“By the way I live and the way I interact with the world, I consider myself to be a Jain,” he said.
Like Miller, the vast majority of people teaching in these positions – as well as their students – grew up in the West as non-Jains. While the idea of predominantly white American and European professors teaching South Asian philosophy and religion raises questions about cultural appropriation, donors say they see the exact opposite.
“The impact will be greater for non-Indian students,” said Nitin Shah, an anesthesiologist who has facilitated some of the relationships between donors and universities.
Ana Bajzelj, Shrimad Rajchandra Chair in Jain Studies at UC Riverside, teaches courses on Indian religions, Jainism and death. She said students often react strongly to the more ascetic parts of Jainism, especially as practiced by monks and nuns – for example, wearing masks and sweeping their paths to avoid killing an insect, giving up all possessions and attachments, and abstaining from sex altogether.
“Just reading a line about it somewhere is something that can alienate Jainism,” Bajzelj said. “But learning about it … in its historical complexity, in its spiritual complexity – it’s just the opposite. It brings him closer.
Melissa Wilcox, chair of the religious studies department at UC Riverside, said permanently endowed chairs with significant title and research funds help recruit and pay top scholars like Bajzelj .
They also expand the scope of what is taught. Religious studies departments tend to focus on the “big five” religions of Christianity, Judaism, Islam, Hinduism and Buddhism, Wilcox said.
While many educators strive to “decolonize” curricula that have emphasized Euro-centric narratives, Jain Studies offers a way to amplify Asian philosophies and traditions.
“Students are very hungry for non-Western content. There is a void in the canon, ”said Brianne Donaldson, who used her position as president of President Shri Parshvanath in Jainist Studies at UC Irvine to introduce Jainism in courses on Asian philosophies, l medical ethics and animal ethics.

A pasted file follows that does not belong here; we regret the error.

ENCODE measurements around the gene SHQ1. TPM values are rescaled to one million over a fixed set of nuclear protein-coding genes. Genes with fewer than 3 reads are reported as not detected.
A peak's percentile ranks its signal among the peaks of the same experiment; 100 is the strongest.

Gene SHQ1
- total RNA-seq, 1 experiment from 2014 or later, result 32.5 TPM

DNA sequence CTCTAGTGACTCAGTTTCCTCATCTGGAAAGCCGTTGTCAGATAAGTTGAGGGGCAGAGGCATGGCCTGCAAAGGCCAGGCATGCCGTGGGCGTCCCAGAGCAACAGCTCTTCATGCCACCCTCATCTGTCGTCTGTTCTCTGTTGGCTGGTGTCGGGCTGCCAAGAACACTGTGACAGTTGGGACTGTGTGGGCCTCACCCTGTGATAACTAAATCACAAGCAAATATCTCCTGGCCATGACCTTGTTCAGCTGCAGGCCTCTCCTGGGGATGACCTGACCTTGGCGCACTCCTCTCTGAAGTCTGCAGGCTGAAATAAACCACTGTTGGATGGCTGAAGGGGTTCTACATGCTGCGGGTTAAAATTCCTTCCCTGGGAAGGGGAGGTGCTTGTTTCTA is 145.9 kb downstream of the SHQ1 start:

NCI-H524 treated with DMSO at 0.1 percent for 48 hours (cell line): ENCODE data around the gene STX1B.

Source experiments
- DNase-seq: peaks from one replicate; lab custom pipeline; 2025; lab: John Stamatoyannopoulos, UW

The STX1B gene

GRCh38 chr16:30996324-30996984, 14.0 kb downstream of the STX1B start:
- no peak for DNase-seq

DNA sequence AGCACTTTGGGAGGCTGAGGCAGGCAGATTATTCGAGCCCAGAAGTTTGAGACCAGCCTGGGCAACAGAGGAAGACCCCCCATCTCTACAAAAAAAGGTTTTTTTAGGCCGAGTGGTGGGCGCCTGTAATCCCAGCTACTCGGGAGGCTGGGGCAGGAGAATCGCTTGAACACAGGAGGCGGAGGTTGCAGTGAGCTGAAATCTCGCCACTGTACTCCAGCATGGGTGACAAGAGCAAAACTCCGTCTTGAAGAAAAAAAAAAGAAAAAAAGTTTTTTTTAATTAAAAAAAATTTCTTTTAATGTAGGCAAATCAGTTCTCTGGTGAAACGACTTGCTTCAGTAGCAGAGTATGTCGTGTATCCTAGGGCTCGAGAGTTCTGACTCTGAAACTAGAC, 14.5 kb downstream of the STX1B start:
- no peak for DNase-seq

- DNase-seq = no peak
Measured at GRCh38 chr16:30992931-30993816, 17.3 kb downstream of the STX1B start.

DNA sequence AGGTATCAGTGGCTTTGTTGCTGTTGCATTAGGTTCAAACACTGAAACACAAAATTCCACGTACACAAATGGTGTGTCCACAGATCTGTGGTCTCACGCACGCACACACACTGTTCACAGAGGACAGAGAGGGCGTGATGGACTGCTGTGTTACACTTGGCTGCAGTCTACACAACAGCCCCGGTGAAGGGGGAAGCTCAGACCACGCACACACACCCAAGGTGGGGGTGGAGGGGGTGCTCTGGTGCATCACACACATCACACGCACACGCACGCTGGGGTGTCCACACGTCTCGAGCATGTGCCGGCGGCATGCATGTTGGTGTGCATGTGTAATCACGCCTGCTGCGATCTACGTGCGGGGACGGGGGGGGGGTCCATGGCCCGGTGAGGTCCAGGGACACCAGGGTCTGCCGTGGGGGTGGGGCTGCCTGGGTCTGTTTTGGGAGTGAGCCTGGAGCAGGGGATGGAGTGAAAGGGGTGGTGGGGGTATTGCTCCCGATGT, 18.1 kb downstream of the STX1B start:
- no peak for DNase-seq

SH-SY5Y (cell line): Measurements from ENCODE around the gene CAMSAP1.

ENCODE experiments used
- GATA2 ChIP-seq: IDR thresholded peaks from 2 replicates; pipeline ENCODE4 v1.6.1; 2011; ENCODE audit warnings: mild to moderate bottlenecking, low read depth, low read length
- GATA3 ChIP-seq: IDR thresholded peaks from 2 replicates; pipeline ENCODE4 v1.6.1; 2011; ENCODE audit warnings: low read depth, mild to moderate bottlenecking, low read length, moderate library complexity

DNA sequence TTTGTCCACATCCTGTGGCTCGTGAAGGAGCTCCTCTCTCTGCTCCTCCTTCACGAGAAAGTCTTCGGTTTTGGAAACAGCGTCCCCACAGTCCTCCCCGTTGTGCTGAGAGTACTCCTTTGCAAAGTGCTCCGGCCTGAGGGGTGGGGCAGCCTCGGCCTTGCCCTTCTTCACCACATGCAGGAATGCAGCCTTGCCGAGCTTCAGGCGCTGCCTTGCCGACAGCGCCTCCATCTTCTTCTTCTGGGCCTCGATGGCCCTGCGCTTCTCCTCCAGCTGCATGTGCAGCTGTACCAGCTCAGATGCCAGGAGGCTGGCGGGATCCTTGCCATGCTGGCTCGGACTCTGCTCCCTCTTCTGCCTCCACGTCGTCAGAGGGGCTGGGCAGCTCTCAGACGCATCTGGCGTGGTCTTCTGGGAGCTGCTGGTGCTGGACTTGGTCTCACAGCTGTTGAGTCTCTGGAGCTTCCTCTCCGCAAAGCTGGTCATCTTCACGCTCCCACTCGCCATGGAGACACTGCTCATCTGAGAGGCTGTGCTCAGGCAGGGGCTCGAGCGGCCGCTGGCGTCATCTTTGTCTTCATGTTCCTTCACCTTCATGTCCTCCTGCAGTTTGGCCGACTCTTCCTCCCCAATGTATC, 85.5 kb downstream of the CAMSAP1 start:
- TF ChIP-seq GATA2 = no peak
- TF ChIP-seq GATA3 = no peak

“I’m really interested in what these ideas can do in the world,” Donaldson said. “At UCI, especially for people who are not going to focus solely on Jain studies as academics … it allows me to make those less expected connections” – for example, with medicine, health , engineering, law and gender studies.
The Jain community is also active outside of religion. In Southern California amid the pandemic, members distributed thousands of free vegetarian meals, donated tablets and administered COVID-19 vaccines. This week, as the coronavirus crisis grows out of control in India, they are mobilizing to procure and send nearly 6,000 oxygen concentrators there in the coming days.
Makayla Rabago, a UCI alumnus who graduated in 2020 with degrees in criminology and philosophy, was a devout Christian in high school. She said learning Jainism opened her eyes to the relativity of any particular belief system.
“I realized that people can go to extremes in any religion,” she says. “[Jainism] is just a different philosophy and way of thinking about life.
Alba Rodríguez Juan, a new UC Riverside doctoral student from southern Spain, took an interest in Jainism through yoga and mindfulness studies, which she found missing in the historical context. and religious.
“Jainism is one of the most important traditions in yoga, but … many people practice yoga and have never heard of Jainism,” Rodríguez said.
She believes a presence in higher education will increase awareness.
“The Jain tradition has a lot to offer the world. It is focused on non-violence, it is focused on tolerance, pluralism, compassion – all good values that are positive for society, ”she said. “In a more general sense, we live in a world where every day … religions, traditions, languages are slowly, slowly dying. It is important that we maintain this wealth of different communities. “
For donors, that a student like Rodríguez would articulate the value of Jainism in this way is proof that their strategy is working.
“It’s more beneficial than putting money into Jain centers – they become silos,” said Mohini Jain, who has endowed a presidential chair in Jain Studies at UC Davis. “Education seems the best way to invest.”